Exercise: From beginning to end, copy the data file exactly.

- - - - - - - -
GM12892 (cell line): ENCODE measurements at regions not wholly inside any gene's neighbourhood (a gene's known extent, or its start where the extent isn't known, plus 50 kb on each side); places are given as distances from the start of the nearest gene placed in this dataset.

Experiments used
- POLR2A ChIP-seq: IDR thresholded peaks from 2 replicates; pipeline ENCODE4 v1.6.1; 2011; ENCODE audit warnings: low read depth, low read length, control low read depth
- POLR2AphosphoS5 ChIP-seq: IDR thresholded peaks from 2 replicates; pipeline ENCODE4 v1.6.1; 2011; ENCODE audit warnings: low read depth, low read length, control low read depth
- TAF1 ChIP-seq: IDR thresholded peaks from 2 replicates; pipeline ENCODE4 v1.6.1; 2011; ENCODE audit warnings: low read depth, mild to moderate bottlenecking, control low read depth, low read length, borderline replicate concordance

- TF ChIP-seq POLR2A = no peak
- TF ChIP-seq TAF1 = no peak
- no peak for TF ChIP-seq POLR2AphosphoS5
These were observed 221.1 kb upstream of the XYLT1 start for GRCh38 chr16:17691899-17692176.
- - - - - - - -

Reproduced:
GM12892 (cell line): ENCODE measurements at regions not wholly inside any gene's neighbourhood (a gene's known extent, or its start where the extent isn't known, plus 50 kb on each side); places are given as distances from the start of the nearest gene placed in this dataset.

Experiments used
- POLR2A ChIP-seq: IDR thresholded peaks from 2 replicates; pipeline ENCODE4 v1.6.1; 2011; ENCODE audit warnings: low read depth, low read length, control low read depth
- POLR2AphosphoS5 ChIP-seq: IDR thresholded peaks from 2 replicates; pipeline ENCODE4 v1.6.1; 2011; ENCODE audit warnings: low read depth, low read length, control low read depth
- TAF1 ChIP-seq: IDR thresholded peaks from 2 replicates; pipeline ENCODE4 v1.6.1; 2011; ENCODE audit warnings: low read depth, mild to moderate bottlenecking, control low read depth, low read length, borderline replicate concordance

- TF ChIP-seq POLR2A = no peak
- TF ChIP-seq TAF1 = no peak
- no peak for TF ChIP-seq POLR2AphosphoS5
These were observed 221.1 kb upstream of the XYLT1 start for GRCh38 chr16:17691899-17692176.